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Thomas Kerr is a professor in the Department of Medicine, UBC, and a senior scientist at the BC Centre on Substance Use

In our efforts to eliminate hepatitis C (HCV), HIV and other blood-borne infections, Canada is dragging its feet on the health of a particularly important but often forgotten group: people in prison. The World Health Organization tells us that it’s possible to reduce global rates of HCV by 90 per cent by 2030. But this can only happen if every country commits to making evidence-based decisions in pursuing these elimination goals. Sadly, as the 2018/2019 report from the Office of the Correctional Investigator highlights, Canada is not even close to being on track.

A critical step to eliminating HCV and HIV as public health threats is to prioritize the health of prisoners. Most people in prison do not stay there forever; they return to their communities after serving their sentence. And all too often, they return carrying the burden of HCV, HIV or another needless infections acquired behind bars.

Peer-reviewed findings by researchers at the British Columbia Centre on Substance Use have revealed high rates of unsafe injecting within prisons in the province, as well as challenges in accessing treatment for infectious diseases such as HCV and HIV.

Yet the federal government is using our tax dollars in court to fight a former prisoner, who was infected with HCV while incarcerated, and several health and human rights organizations who justifiably want prisoners to have easy, confidential and effective access to a prison needle-and-syringe program.

While not a politically palatable idea for some, the science doesn’t lie. Exposure to HCV is approximately 40 times higher among people in custody than in the general public, and nearly a quarter of prisoners in Canada have a past or current HCV infection.

The high rate of HCV in prisoners is not surprising given that Canada criminalizes personal drug use. This means that people who inject drugs are over-represented in the prison population, and while in prison, they have poor access to harm reduction programs or treatment for substance-use disorder. Drug use always has and will be a part of prison life, including by injection – just as it is in our communities. The main difference is that our governments permit and fund needle and syringe programs outside prison, precisely because they are effective, evidence-based public health programs. But prisoners are denied this same health service, forcing them to use and share non-sterile equipment to inject drugs.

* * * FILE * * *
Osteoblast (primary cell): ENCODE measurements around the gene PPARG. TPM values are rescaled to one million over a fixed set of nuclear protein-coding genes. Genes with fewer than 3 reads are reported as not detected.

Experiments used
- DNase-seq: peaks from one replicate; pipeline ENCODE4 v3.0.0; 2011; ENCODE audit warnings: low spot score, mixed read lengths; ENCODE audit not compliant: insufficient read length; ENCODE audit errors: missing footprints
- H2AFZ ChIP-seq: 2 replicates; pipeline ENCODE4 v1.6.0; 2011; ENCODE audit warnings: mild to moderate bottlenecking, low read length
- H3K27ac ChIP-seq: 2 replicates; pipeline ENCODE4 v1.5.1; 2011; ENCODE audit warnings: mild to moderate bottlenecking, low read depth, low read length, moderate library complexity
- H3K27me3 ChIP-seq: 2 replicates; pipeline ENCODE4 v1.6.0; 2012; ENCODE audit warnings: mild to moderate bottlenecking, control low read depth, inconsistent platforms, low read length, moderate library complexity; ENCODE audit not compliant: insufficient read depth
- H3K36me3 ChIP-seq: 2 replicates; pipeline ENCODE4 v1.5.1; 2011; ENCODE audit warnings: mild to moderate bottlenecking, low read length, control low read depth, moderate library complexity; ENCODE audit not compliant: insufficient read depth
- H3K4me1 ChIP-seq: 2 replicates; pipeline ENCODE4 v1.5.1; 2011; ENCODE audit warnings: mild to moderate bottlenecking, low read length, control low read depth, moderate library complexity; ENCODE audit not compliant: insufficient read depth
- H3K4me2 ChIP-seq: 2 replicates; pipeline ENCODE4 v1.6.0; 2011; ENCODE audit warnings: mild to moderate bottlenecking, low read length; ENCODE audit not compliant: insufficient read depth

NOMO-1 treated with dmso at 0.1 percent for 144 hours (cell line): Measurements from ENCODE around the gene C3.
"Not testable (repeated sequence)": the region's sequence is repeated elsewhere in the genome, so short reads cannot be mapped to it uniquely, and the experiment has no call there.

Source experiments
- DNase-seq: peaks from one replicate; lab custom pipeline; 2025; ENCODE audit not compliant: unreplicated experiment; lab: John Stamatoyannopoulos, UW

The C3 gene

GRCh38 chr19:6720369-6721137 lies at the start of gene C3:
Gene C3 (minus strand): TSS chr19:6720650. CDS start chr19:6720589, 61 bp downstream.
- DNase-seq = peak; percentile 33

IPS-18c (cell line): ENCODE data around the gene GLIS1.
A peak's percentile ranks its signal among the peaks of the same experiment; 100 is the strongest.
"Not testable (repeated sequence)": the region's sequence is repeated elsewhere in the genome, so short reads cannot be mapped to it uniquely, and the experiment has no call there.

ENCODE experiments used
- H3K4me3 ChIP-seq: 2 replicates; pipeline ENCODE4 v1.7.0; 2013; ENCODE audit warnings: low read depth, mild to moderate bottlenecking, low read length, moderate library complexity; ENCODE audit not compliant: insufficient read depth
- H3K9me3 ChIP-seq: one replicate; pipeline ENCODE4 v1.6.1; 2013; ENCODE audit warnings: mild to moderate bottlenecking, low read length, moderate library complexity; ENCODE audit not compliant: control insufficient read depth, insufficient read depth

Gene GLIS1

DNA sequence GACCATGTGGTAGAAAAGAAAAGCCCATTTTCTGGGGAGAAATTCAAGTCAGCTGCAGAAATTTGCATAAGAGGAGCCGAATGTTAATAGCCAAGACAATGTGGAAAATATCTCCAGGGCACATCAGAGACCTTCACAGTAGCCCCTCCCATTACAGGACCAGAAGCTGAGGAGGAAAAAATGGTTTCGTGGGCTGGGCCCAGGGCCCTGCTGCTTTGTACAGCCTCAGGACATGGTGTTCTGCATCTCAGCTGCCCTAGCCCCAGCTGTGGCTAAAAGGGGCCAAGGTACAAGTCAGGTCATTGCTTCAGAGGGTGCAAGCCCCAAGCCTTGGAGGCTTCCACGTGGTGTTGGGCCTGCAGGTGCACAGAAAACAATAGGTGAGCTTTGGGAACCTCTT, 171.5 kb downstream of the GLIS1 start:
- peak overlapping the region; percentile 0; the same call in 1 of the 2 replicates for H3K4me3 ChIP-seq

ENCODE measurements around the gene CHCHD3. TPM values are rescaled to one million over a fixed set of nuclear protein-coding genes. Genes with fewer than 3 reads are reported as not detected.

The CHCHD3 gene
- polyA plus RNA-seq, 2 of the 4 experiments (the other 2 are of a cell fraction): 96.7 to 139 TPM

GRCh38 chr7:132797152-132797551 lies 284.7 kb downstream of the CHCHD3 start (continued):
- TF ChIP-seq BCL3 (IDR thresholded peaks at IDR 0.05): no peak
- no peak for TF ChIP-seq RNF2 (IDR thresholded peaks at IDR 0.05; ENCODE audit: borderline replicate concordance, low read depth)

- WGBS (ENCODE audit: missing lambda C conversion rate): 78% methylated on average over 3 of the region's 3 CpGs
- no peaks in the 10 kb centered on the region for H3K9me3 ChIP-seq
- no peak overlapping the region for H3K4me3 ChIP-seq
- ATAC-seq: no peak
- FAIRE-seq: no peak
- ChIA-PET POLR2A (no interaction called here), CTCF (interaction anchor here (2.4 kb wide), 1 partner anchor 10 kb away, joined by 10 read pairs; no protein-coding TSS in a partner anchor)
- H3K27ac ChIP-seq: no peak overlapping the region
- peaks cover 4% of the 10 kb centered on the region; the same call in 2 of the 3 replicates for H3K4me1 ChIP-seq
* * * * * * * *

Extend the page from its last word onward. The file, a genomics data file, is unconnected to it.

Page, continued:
Yet the prison environment proffers a unique setting to allow for voluntary, confidential HCV testing, education and counseling, the initiation of treatment, and the expansion of harm-reduction options such as a needle-and-syringe program. If we fail to act, these effective health interventions are nothing more than missed opportunities.

Needle-and-syringe programs have been available in prison systems in multiple countries for more than 25 years. Every review of the evidence shows that accessible programs lead to reduced needle-sharing. The evidence also shows they don’t lead to increased drug consumption, nor do they result in any security problems.

Such programs have been endorsed by the World Health Organization, the United Nations Office on Drugs and Crime, the federal prison system’s own Correctional Investigator and the Public Health Agency of Canada, among others. Canada’s own “Blueprint to inform hepatitis C elimination efforts in Canada,” published by the Canadian Hepatitis C Network, calls for prison needle-and-syringe programs that are accessible, confidentially available, and consistent with good public health practice.

Yet an effective needle-and-syringe program remains largely unavailable in Canadian prisons. The first program was only introduced in 2018 and is still in just a handful of prisons. The Correctional Investigator’s newly released annual report reinforces the arguments being made in court that in the federal government’s program, prisoner uptake is very low because “too much of what should be an exclusively health and harm-reduction program has been shaped by security concerns.”

Indeed, Canada’s program has been met with major opposition from some quarters, including from the Union of Canadian Correctional Officers (UCCO) – despite all the evidence. In fact, prison needle-and-syringe programs also make prisons safer for staff; because there is no need to hide makeshift injection equipment (that is also likely to have been used by multiple people since injection equipment is scarce), this reduces the risk of accidental needle-stick injuries for guards when searching cells.

A prison needle-and-syringe program is a matter of public health, backed by a great deal of evidence. But during last year’s election, the Conservative Party vowed it would cancel the program. A court decision confirming that people in prison have a right to the same health services as those outside prison is essential to protecting this evidence-based health program as a government obligation.

Meanwhile, it is profoundly disheartening that a government that claims to make evidence-based decisions is delaying full roll-out and also resisted changes proposed by experts working on prisoner health designed to make the current program more accessible and effective. Prison health is public health.

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